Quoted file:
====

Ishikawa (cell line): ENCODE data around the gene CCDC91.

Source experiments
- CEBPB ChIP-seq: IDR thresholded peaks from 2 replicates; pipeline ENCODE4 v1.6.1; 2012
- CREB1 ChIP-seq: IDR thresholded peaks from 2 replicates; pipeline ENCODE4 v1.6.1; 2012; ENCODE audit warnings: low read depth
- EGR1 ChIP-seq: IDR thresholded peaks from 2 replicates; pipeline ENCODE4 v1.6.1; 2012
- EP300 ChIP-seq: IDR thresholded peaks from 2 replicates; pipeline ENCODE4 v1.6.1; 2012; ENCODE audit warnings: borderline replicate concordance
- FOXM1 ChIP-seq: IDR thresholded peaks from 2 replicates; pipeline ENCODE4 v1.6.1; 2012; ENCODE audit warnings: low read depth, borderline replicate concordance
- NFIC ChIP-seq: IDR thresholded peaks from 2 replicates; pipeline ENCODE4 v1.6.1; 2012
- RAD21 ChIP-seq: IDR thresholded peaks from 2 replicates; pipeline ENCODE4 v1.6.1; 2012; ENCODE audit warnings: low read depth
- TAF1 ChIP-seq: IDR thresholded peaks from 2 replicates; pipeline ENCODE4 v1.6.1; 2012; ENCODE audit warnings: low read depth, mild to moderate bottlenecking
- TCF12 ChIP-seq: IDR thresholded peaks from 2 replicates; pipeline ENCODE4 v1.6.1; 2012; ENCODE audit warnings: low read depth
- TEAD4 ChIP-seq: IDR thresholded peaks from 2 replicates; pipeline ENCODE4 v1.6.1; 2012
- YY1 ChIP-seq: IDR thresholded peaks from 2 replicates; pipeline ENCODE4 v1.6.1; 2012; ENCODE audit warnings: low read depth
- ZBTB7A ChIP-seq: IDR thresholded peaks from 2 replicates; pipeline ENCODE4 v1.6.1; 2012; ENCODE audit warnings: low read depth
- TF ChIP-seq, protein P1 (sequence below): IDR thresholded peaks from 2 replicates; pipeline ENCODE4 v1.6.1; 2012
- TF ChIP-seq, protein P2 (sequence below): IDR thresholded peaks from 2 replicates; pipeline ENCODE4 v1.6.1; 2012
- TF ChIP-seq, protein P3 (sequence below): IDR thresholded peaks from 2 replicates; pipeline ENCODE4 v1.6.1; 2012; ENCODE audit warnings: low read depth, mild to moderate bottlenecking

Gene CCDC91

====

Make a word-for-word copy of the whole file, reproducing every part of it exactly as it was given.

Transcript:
Ishikawa (cell line): ENCODE data around the gene CCDC91.

Source experiments
- CEBPB ChIP-seq: IDR thresholded peaks from 2 replicates; pipeline ENCODE4 v1.6.1; 2012
- CREB1 ChIP-seq: IDR thresholded peaks from 2 replicates; pipeline ENCODE4 v1.6.1; 2012; ENCODE audit warnings: low read depth
- EGR1 ChIP-seq: IDR thresholded peaks from 2 replicates; pipeline ENCODE4 v1.6.1; 2012
- EP300 ChIP-seq: IDR thresholded peaks from 2 replicates; pipeline ENCODE4 v1.6.1; 2012; ENCODE audit warnings: borderline replicate concordance
- FOXM1 ChIP-seq: IDR thresholded peaks from 2 replicates; pipeline ENCODE4 v1.6.1; 2012; ENCODE audit warnings: low read depth, borderline replicate concordance
- NFIC ChIP-seq: IDR thresholded peaks from 2 replicates; pipeline ENCODE4 v1.6.1; 2012
- RAD21 ChIP-seq: IDR thresholded peaks from 2 replicates; pipeline ENCODE4 v1.6.1; 2012; ENCODE audit warnings: low read depth
- TAF1 ChIP-seq: IDR thresholded peaks from 2 replicates; pipeline ENCODE4 v1.6.1; 2012; ENCODE audit warnings: low read depth, mild to moderate bottlenecking
- TCF12 ChIP-seq: IDR thresholded peaks from 2 replicates; pipeline ENCODE4 v1.6.1; 2012; ENCODE audit warnings: low read depth
- TEAD4 ChIP-seq: IDR thresholded peaks from 2 replicates; pipeline ENCODE4 v1.6.1; 2012
- YY1 ChIP-seq: IDR thresholded peaks from 2 replicates; pipeline ENCODE4 v1.6.1; 2012; ENCODE audit warnings: low read depth
- ZBTB7A ChIP-seq: IDR thresholded peaks from 2 replicates; pipeline ENCODE4 v1.6.1; 2012; ENCODE audit warnings: low read depth
- TF ChIP-seq, protein P1 (sequence below): IDR thresholded peaks from 2 replicates; pipeline ENCODE4 v1.6.1; 2012
- TF ChIP-seq, protein P2 (sequence below): IDR thresholded peaks from 2 replicates; pipeline ENCODE4 v1.6.1; 2012
- TF ChIP-seq, protein P3 (sequence below): IDR thresholded peaks from 2 replicates; pipeline ENCODE4 v1.6.1; 2012; ENCODE audit warnings: low read depth, mild to moderate bottlenecking

Gene CCDC91